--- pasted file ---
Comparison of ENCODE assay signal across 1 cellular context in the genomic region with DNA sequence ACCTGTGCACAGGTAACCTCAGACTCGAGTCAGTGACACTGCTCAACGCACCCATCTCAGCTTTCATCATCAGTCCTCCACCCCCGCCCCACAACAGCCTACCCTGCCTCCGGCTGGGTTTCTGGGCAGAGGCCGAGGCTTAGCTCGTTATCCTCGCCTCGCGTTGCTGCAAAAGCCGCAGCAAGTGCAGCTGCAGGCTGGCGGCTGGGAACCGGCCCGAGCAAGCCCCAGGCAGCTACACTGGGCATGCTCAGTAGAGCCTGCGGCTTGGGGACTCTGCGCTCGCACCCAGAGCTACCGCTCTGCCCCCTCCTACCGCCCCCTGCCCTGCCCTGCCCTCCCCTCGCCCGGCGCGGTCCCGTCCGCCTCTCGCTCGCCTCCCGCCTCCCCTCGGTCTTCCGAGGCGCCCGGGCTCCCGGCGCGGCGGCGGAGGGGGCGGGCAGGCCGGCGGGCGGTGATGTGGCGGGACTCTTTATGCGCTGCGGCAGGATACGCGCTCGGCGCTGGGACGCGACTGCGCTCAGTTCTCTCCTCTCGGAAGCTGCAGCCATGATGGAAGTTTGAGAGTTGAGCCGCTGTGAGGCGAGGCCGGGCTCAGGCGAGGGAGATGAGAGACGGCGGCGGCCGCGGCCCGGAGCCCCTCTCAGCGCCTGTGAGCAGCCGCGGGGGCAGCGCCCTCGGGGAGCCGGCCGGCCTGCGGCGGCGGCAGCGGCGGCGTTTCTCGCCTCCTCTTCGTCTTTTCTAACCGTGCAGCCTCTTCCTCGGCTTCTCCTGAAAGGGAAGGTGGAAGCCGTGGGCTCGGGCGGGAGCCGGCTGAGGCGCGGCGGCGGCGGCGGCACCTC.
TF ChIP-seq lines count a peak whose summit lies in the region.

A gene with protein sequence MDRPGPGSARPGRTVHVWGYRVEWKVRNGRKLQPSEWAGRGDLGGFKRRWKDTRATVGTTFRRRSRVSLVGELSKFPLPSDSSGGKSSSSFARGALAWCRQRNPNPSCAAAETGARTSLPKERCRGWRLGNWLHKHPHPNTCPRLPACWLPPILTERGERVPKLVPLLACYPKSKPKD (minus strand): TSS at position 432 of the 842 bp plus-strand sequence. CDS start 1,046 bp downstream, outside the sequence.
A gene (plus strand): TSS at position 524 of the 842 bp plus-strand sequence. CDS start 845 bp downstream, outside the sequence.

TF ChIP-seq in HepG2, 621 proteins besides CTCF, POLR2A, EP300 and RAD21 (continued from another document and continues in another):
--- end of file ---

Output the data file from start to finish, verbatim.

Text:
Comparison of ENCODE assay signal across 1 cellular context in the genomic region with DNA sequence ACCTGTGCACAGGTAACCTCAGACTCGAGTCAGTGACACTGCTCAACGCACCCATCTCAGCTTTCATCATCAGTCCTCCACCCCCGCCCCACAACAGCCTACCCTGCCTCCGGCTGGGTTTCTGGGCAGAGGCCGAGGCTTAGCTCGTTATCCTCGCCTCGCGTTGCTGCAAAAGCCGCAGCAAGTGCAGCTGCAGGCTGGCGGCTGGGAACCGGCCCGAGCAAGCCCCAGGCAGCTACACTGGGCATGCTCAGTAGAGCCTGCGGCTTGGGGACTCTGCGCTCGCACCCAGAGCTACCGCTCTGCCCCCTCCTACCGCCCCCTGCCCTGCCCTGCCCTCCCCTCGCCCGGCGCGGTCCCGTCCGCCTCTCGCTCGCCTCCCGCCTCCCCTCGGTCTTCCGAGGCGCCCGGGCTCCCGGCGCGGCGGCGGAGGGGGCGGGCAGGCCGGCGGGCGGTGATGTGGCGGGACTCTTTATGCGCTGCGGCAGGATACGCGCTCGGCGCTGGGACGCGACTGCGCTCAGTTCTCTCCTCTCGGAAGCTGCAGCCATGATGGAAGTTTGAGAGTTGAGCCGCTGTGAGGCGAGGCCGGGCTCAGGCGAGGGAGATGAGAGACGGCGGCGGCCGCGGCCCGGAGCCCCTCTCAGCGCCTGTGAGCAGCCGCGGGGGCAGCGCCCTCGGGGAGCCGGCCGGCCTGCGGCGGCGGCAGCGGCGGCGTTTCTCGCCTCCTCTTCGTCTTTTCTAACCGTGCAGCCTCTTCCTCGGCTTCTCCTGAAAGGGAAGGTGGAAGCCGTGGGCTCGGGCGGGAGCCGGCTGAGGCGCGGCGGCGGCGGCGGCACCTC.
TF ChIP-seq lines count a peak whose summit lies in the region.

A gene with protein sequence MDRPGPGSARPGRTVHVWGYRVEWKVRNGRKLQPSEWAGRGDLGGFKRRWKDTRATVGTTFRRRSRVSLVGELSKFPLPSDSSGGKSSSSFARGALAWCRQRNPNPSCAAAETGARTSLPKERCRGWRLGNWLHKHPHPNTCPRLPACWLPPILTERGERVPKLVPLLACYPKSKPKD (minus strand): TSS at position 432 of the 842 bp plus-strand sequence. CDS start 1,046 bp downstream, outside the sequence.
A gene (plus strand): TSS at position 524 of the 842 bp plus-strand sequence. CDS start 845 bp downstream, outside the sequence.

TF ChIP-seq in HepG2, 621 proteins besides CTCF, POLR2A, EP300 and RAD21 (continued from another document and continues in another):